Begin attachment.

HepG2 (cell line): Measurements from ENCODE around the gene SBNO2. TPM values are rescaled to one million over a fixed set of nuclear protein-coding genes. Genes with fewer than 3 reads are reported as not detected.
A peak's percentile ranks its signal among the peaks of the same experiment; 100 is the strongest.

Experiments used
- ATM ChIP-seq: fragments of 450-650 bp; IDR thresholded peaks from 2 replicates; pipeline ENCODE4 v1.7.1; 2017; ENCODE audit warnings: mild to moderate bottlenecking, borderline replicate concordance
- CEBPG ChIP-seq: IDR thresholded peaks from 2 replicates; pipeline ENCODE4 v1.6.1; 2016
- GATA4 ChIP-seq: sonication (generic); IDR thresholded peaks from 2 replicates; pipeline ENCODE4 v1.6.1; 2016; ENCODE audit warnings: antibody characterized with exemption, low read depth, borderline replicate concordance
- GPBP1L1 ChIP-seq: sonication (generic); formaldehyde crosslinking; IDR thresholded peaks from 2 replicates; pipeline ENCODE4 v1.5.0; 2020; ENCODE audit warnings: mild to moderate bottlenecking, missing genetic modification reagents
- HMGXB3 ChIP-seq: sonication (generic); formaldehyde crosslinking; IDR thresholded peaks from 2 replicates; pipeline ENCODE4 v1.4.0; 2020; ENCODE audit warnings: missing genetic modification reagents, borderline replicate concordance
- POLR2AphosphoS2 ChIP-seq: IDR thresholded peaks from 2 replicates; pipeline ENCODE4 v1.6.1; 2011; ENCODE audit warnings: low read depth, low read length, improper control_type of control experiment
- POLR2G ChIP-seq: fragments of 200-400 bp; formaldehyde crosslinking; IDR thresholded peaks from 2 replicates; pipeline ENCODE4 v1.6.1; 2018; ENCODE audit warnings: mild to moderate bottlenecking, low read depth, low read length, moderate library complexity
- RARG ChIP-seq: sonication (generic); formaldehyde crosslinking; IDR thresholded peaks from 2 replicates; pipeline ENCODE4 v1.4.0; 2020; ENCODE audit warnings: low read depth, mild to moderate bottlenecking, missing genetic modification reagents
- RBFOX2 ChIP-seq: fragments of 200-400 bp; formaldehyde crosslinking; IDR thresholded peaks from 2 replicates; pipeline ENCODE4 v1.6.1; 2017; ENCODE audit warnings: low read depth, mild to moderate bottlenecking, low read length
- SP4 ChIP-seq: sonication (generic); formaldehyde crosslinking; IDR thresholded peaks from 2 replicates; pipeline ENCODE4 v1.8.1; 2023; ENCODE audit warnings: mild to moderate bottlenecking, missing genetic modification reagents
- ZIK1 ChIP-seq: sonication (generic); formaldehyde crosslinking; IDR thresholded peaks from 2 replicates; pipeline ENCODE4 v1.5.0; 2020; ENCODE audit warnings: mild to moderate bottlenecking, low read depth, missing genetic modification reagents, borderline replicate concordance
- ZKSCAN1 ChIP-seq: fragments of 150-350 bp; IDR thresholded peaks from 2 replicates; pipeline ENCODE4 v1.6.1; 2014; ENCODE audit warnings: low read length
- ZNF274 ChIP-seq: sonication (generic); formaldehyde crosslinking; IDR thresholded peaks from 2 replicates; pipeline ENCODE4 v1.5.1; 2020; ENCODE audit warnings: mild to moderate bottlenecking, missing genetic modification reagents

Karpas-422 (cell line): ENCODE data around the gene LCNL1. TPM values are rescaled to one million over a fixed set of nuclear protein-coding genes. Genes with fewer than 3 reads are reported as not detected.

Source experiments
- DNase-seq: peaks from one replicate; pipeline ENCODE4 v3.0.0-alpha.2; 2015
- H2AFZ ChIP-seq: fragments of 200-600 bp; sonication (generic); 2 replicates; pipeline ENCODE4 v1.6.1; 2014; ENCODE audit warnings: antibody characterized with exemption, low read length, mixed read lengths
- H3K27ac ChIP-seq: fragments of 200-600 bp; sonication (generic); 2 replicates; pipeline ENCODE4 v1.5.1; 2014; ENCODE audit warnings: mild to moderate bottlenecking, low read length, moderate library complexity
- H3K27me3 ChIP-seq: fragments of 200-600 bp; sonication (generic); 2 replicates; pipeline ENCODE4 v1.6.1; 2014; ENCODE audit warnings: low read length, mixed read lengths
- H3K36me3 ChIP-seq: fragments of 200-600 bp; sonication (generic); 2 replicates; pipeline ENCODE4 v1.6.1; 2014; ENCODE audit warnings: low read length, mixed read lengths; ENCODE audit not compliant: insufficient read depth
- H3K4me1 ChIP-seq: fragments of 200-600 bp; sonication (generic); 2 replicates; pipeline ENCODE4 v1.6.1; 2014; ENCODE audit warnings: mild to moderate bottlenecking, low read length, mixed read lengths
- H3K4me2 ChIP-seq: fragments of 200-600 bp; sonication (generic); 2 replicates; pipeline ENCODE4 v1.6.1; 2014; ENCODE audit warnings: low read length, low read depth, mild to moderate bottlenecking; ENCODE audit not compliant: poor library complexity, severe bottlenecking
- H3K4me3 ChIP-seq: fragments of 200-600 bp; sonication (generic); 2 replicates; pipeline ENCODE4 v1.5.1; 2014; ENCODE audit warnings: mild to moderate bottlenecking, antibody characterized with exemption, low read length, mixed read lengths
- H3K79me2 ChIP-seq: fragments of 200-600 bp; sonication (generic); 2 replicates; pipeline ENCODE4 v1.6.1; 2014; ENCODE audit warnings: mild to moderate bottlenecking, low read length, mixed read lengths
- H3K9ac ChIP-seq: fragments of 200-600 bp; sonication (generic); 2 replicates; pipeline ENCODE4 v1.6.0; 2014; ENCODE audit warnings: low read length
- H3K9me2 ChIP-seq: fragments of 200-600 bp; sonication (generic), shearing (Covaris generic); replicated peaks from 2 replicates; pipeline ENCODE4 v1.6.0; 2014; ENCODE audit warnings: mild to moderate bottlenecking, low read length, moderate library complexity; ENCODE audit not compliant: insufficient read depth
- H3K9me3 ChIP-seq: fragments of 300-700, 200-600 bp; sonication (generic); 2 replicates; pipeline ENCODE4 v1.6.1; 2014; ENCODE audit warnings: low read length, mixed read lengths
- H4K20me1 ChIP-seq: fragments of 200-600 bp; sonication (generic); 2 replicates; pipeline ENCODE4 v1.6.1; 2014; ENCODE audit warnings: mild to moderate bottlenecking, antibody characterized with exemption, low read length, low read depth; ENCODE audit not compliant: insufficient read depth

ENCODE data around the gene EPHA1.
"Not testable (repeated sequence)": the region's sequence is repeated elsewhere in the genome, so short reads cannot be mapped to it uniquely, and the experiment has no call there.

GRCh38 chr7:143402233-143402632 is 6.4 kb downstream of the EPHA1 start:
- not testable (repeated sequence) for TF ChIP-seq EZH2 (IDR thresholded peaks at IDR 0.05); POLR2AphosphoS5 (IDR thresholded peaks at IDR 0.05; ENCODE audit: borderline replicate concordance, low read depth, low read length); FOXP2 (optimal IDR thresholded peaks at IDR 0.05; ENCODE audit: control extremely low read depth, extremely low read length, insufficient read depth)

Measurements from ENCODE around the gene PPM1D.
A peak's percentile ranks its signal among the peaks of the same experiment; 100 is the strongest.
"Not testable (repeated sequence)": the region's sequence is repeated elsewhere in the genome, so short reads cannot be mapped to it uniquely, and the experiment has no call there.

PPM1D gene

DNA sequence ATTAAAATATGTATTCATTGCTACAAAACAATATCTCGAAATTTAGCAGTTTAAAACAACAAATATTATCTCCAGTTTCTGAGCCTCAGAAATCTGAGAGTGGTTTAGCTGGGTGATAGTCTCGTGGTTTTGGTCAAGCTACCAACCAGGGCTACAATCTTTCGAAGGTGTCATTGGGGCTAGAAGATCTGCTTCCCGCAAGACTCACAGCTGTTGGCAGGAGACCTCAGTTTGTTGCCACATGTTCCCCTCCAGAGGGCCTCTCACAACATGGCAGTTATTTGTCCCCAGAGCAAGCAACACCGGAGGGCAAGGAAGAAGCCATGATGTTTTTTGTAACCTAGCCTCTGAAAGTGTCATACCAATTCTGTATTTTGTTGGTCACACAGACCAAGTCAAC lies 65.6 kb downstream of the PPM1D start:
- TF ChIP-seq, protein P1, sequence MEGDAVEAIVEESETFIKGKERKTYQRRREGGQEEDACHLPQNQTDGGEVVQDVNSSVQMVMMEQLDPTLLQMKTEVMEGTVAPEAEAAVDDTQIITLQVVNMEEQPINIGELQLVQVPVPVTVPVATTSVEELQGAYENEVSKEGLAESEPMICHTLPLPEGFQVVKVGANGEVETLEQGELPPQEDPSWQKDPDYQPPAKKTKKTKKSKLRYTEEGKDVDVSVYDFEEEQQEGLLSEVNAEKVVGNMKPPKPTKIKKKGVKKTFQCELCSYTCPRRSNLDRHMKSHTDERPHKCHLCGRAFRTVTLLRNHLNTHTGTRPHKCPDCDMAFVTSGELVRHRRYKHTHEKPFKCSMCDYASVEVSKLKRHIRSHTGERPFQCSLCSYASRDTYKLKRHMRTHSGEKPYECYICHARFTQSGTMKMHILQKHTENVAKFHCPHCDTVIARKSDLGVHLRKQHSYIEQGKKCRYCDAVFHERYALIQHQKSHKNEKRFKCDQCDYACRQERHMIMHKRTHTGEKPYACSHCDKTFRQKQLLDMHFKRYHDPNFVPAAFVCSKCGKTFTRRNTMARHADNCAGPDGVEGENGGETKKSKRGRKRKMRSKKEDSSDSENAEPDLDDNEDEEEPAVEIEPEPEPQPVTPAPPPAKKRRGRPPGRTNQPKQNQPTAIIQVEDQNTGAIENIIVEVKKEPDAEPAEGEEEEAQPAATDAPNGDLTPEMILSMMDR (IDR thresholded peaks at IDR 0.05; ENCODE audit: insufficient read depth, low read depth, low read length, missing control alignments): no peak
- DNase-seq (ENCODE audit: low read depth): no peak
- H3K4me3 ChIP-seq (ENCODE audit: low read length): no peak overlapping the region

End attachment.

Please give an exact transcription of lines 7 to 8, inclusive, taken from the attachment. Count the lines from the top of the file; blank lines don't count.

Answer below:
- GPBP1L1 ChIP-seq: sonication (generic); formaldehyde crosslinking; IDR thresholded peaks from 2 replicates; pipeline ENCODE4 v1.5.0; 2020; ENCODE audit warnings: mild to moderate bottlenecking, missing genetic modification reagents
- HMGXB3 ChIP-seq: sonication (generic); formaldehyde crosslinking; IDR thresholded peaks from 2 replicates; pipeline ENCODE4 v1.4.0; 2020; ENCODE audit warnings: missing genetic modification reagents, borderline replicate concordance